verb (used with object), un·horsed, un·hors·ing.

to cause to fall from a horse, as in battle; dislodge from the saddle: Sir Gawain unhorsed the strange knight.
to defeat; overcome; dislodge, as from a position or office: His vigorous campaign unhorsed his adversary.

Origin of unhorse

First recorded in 1350–1400, unhorse is from the Middle English word unhorsen. See un-2, horse
Dictionary.com Unabridged Based on the Random House Unabridged Dictionary, © Random House, Inc. 2019

Examples from the Web for unhorse

Historical Examples of unhorse

  • If they win, they grab at booty; if they lose, they unhorse and pilfer their own side!

    The Bbur-nma in English

    Babur, Emperor of Hindustan

  • It took, indeed, the vast shock of the Civil War to unhorse the optimists.

    The American Language

    Henry L. Mencken

  • "I should like to see the vine that could unhorse me," answered Stacy.

  • He thought with the shock to unhorse Rire-pour-tout, and finish him then at his leisure.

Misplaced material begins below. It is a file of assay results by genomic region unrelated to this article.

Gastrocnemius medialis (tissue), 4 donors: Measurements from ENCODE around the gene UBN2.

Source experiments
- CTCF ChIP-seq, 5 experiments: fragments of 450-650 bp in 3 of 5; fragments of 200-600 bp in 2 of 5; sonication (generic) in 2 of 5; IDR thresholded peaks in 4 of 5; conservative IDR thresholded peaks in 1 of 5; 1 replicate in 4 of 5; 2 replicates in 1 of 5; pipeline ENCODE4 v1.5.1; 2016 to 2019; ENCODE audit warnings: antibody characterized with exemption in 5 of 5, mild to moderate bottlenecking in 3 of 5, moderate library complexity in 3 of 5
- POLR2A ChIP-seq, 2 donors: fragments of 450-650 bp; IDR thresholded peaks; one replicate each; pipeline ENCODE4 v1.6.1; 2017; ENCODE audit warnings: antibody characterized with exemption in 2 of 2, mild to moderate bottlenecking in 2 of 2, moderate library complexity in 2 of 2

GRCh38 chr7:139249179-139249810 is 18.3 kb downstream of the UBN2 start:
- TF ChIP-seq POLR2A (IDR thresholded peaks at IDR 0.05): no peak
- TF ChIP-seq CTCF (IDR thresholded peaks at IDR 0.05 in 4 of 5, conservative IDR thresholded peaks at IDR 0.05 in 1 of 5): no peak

Under Two Flags

    Ouida [Louise de la Ramee]

  • Death in a huge pair of jack-boots, seizes him by the arm with a view to unhorse him.

    The Dance of Death

    Francis Douce

British Dictionary definitions for unhorse


verb (tr)

(usually passive) to knock or throw from a horse
to overthrow or dislodge, as from a powerful position
rare to unharness horses from (a carriage, etc)
Collins English Dictionary - Complete & Unabridged 2012 Digital Edition © William Collins Sons & Co. Ltd. 1979, 1986 © HarperCollins Publishers 1998, 2000, 2003, 2005, 2006, 2007, 2009, 2012

Word Origin and History for unhorse

late 14c., "to throw (someone) from his horse," from un- (2) + horse (v.). Cf. Middle Dutch ontorsen.

Online Etymology Dictionary, © 2010 Douglas Harper